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  • Print publication year: 2009
  • Online publication date: January 2010

14 - The Prospects for Effective Coregulation in the United States: A Historian's View from the Early Twenty-First Century


As just about any observer of the American political scene over the past thirty years can attest, traditional modes of economic regulation by administrative agencies fell sharply out of favor in the United States in the quarter century after 1975. In areas as various as transportation, workplace safety, the environment, banking, and labor standards, skepticism about regulatory agencies became a dominant premise of policy debates. The assumptions and precepts of public choice scholarship, so carefully laid out by Jessica Leight in her contribution to this volume, filtered into the conceptual assumptions of elected officials and leading political commentators alike. Politicians and governmental officials increasingly worried about the “capture” of public agencies by private interests, leading to the latter's unjust enrichment; they grew ever more disquieted by the possibility that regulatory action would produce unanticipated outcomes that would harm economic growth; they feared that the enduring shortcomings of government – venal officialdom and tangled bureaucracy – would hamstring regulatory responses to even substantial socioeconomic problems. Although the critiques of the regulatory state emanated most consistently from political conservatives and libertarians, as well as business groups that viewed particular regulatory regimes as antithetical to their interests, they significantly shaped the worldview of many moderates and liberals as well.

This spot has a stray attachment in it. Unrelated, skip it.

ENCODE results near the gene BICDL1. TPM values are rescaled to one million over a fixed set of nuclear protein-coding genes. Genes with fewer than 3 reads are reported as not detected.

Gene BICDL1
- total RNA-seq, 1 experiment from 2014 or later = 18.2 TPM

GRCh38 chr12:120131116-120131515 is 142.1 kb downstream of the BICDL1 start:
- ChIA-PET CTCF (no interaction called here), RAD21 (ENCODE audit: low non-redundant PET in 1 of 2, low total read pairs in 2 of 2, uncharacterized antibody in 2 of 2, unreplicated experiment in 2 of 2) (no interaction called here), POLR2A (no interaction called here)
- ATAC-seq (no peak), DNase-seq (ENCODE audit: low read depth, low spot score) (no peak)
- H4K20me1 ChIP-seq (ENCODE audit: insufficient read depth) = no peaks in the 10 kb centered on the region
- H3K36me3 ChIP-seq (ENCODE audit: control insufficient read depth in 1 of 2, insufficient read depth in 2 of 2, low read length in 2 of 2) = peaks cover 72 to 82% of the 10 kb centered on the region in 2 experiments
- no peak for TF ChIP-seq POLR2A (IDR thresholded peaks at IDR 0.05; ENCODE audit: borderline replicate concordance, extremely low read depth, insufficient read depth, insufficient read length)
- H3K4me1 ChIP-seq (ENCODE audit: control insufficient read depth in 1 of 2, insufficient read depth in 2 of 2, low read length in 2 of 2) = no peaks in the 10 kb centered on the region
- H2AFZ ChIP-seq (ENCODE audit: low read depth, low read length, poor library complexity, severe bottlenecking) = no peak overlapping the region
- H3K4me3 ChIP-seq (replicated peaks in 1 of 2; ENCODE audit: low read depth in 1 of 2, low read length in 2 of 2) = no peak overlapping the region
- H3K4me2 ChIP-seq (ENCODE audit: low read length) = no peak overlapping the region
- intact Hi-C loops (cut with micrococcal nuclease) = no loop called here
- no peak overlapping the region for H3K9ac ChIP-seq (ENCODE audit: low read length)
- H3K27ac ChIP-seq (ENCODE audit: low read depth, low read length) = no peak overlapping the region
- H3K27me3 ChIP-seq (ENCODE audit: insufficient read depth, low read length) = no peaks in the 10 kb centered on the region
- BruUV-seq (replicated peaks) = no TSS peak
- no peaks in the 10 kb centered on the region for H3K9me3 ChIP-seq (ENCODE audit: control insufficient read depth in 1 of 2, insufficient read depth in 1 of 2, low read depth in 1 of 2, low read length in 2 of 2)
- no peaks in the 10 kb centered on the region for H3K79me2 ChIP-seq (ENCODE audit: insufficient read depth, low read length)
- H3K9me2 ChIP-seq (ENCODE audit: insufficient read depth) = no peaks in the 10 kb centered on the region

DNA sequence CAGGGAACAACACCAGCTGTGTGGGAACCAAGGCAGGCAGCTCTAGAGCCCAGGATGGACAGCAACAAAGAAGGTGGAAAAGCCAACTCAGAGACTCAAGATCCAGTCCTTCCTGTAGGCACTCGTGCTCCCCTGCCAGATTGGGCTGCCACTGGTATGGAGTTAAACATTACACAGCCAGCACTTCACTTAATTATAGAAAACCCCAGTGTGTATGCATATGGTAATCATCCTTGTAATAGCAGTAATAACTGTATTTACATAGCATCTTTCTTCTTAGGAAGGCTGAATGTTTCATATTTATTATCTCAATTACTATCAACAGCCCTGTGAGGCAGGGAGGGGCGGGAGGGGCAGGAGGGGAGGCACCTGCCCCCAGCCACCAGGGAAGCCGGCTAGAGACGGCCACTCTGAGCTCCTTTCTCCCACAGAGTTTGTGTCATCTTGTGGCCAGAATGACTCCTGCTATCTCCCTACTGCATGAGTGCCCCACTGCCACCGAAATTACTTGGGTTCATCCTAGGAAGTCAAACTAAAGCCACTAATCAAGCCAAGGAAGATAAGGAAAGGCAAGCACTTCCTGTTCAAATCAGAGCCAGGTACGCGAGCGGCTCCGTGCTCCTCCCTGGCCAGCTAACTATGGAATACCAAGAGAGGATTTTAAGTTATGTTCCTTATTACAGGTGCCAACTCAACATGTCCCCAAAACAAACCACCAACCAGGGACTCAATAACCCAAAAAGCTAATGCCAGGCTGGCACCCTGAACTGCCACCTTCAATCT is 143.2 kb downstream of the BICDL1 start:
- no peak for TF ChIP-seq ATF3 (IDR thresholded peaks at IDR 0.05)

The most prominent consequence of the intellectual and political on-slaught against the administrative state has been deregulation – the selective dismantling of legal restrictions, mechanisms of governmental price/rate/fare setting, and systems of administrative monitoring that had previously structured market activity.

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Government and Markets
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